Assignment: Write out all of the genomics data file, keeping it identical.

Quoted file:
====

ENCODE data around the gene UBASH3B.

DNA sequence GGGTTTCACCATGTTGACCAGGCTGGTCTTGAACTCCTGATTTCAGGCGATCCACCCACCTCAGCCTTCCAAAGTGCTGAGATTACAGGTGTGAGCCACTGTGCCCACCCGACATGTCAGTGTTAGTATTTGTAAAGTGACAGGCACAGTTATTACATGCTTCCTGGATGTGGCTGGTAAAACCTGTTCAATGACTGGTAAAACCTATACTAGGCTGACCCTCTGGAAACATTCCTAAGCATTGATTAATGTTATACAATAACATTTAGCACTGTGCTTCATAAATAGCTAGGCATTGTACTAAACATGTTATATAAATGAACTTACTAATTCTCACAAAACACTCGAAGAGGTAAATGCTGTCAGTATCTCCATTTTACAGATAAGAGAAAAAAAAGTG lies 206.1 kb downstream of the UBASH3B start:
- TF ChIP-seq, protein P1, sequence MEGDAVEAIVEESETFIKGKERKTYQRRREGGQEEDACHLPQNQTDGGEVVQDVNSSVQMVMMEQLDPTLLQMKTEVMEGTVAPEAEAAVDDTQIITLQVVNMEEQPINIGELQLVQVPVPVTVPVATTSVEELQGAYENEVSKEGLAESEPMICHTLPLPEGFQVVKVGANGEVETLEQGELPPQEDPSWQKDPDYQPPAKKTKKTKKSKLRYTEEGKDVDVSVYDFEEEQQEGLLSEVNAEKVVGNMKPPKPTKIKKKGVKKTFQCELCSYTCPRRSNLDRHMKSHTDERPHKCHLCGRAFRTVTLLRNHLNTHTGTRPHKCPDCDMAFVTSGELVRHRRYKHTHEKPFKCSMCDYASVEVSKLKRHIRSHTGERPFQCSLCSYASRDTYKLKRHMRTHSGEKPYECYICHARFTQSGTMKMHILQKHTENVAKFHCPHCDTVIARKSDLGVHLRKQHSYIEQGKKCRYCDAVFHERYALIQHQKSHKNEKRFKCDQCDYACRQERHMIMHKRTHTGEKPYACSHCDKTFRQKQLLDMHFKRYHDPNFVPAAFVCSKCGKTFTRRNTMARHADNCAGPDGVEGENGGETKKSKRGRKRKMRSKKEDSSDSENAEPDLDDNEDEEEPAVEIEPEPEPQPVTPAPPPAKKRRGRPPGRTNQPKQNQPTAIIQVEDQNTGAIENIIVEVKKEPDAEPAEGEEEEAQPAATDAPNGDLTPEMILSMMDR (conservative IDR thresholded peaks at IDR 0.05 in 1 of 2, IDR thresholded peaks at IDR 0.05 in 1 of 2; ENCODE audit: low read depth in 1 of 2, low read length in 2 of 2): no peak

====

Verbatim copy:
ENCODE data around the gene UBASH3B.

DNA sequence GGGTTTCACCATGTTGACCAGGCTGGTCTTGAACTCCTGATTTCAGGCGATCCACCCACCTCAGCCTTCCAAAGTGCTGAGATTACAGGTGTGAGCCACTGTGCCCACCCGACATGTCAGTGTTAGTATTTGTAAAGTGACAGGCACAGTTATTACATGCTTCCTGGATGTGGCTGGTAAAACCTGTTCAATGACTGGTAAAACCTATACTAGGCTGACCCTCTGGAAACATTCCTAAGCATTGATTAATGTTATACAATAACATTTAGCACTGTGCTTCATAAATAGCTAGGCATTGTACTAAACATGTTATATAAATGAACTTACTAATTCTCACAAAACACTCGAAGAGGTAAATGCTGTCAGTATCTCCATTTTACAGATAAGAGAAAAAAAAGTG lies 206.1 kb downstream of the UBASH3B start:
- TF ChIP-seq, protein P1, sequence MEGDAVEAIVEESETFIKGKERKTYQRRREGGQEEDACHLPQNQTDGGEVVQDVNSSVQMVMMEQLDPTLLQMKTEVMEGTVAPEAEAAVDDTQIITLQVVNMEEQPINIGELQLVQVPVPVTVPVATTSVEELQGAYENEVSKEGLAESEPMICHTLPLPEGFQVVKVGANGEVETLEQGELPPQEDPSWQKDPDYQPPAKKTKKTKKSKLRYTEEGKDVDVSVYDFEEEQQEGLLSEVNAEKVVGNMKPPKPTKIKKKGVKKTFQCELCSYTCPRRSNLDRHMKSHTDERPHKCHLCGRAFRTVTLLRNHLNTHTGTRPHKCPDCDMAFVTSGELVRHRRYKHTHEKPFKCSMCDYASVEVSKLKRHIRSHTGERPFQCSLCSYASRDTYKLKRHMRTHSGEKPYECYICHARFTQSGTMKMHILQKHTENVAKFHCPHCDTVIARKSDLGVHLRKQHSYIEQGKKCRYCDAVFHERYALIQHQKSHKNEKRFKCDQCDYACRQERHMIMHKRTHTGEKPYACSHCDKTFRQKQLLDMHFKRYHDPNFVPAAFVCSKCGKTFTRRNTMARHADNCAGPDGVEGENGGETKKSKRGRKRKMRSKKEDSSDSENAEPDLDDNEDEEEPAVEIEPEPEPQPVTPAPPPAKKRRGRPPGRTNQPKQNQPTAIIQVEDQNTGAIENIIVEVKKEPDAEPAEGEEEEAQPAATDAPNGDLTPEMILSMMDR (conservative IDR thresholded peaks at IDR 0.05 in 1 of 2, IDR thresholded peaks at IDR 0.05 in 1 of 2; ENCODE audit: low read depth in 1 of 2, low read length in 2 of 2): no peak